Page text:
Abstract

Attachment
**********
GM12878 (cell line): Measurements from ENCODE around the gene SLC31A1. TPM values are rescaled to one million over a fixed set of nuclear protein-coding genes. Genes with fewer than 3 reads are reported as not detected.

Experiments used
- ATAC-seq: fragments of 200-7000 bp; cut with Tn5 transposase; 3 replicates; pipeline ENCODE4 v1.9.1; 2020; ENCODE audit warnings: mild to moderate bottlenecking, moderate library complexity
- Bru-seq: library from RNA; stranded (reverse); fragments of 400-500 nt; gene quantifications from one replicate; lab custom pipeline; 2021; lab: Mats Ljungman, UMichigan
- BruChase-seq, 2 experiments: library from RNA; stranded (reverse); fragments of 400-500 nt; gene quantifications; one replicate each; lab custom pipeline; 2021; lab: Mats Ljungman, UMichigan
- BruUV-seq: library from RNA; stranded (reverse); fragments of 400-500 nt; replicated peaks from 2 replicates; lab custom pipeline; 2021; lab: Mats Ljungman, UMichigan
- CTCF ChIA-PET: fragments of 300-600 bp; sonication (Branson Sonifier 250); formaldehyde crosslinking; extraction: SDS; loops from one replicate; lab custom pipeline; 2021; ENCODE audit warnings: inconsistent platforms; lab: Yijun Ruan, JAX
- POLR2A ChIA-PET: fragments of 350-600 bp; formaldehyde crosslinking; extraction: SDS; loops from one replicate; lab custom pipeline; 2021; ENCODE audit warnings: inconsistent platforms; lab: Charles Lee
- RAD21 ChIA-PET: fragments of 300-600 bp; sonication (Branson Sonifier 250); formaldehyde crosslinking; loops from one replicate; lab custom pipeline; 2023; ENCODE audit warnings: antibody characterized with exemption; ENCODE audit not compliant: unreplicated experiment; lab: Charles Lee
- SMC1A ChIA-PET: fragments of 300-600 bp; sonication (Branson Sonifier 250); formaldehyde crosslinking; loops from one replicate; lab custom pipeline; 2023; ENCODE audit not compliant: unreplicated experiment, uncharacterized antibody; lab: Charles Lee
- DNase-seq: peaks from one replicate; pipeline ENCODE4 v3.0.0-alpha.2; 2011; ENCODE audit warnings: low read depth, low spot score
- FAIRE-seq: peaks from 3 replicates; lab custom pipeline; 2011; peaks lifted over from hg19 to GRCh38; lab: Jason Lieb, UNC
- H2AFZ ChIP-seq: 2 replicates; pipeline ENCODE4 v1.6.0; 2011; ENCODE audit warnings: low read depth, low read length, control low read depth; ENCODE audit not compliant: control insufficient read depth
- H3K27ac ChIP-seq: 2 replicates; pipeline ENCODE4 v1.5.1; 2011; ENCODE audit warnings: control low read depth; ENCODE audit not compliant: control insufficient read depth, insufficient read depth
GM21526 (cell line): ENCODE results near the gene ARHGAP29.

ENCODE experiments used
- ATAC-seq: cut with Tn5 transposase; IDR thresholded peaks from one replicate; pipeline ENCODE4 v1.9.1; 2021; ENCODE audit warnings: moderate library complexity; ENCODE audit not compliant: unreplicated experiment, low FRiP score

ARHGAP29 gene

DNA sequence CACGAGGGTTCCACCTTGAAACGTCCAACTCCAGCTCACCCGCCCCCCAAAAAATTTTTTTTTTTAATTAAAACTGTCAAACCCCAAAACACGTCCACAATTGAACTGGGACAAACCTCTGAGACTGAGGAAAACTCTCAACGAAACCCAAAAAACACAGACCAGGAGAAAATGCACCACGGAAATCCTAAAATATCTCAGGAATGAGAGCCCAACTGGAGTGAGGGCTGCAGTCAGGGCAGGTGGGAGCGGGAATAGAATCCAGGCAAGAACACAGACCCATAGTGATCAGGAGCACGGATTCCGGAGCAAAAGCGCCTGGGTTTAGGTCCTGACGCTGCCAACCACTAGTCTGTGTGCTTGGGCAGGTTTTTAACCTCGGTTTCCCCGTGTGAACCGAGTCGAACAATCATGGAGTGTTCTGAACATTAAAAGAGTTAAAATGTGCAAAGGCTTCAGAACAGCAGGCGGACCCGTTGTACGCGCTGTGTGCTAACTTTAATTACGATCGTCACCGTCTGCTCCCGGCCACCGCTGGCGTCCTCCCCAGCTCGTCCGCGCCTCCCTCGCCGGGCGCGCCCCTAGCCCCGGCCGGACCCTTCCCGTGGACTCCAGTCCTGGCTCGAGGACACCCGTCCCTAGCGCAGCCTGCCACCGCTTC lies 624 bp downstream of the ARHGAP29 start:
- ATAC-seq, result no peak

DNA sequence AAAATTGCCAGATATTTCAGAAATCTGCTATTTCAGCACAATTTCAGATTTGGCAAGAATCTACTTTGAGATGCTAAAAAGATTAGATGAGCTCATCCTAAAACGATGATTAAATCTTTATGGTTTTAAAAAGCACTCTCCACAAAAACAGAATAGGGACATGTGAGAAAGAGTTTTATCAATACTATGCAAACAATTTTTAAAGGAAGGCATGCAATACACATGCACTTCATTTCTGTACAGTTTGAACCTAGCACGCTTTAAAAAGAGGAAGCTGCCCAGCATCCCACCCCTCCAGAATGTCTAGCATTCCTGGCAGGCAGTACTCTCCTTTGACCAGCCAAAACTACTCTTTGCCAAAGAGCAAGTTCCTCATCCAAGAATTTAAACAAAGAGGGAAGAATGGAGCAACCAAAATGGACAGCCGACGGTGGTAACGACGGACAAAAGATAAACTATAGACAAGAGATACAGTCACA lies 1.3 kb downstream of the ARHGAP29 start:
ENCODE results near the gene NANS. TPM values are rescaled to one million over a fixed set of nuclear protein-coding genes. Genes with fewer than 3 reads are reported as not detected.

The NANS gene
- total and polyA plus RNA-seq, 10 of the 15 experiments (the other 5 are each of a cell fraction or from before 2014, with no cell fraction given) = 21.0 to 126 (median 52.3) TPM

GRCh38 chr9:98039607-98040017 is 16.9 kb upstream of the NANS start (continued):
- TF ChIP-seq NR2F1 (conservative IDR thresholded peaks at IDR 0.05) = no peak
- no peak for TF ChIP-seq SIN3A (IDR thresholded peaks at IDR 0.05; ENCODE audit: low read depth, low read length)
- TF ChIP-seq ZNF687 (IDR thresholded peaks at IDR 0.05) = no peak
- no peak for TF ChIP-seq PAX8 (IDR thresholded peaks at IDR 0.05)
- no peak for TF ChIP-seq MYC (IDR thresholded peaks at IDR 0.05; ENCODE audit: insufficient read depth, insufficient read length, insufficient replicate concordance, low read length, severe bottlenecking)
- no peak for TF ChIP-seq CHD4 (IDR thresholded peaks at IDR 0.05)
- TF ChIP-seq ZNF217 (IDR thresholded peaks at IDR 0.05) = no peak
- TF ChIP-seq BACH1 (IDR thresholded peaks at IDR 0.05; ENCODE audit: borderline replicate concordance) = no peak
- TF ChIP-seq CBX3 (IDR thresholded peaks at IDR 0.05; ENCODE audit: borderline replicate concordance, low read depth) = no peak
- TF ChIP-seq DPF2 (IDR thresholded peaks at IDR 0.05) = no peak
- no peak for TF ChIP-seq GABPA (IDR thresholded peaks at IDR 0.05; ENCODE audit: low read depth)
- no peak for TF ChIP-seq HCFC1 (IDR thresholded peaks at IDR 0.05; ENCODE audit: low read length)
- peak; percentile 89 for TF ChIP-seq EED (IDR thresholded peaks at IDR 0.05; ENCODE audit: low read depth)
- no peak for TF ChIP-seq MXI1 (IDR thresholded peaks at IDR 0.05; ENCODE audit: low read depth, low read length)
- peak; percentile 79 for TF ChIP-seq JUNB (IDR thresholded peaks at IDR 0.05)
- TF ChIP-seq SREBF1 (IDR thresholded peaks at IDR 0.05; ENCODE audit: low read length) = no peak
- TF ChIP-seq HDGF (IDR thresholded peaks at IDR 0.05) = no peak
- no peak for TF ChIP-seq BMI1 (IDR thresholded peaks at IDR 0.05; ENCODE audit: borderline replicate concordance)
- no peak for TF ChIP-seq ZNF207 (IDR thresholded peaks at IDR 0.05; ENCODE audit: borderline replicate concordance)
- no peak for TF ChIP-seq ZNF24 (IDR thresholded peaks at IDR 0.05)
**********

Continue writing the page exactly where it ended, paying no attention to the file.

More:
Between 1850 and 1903 Europeans and Ottomans were in conflict regarding the status of Ethiopians living in Jerusalem. According to the Ottomans, Ethiopians in Jerusalem were Ottoman subjects. European powers like Great Britain, France, and Italy contested this opinion. According to them, Ethiopians in Jerusalem were not subjects of the Ottoman Empire but of the Ethiopian kingdom and as such they held an Ethiopian identity, not an Ottoman one. We will see that the first issue at stake here was the European protection of Ethiopians in Jerusalem. But we will show that the discourse proposed by Ethiopians to their interlocutors in Jerusalem concerning what is supposed to be the Ethiopian identity played an important role. In order to reach their goals in Jerusalem, Ethiopians played the game of Europeans while avoiding directly confronting Ottoman authorities. But in supporting the point of view of the Europeans, Ethiopians developed Ethiopian essentialism, solely centered on the Christian characteristics of Ethiopian identity. Between 1904 and 1916, this essentialism came into conflict with the new social reality of the Ethiopian kingdom.

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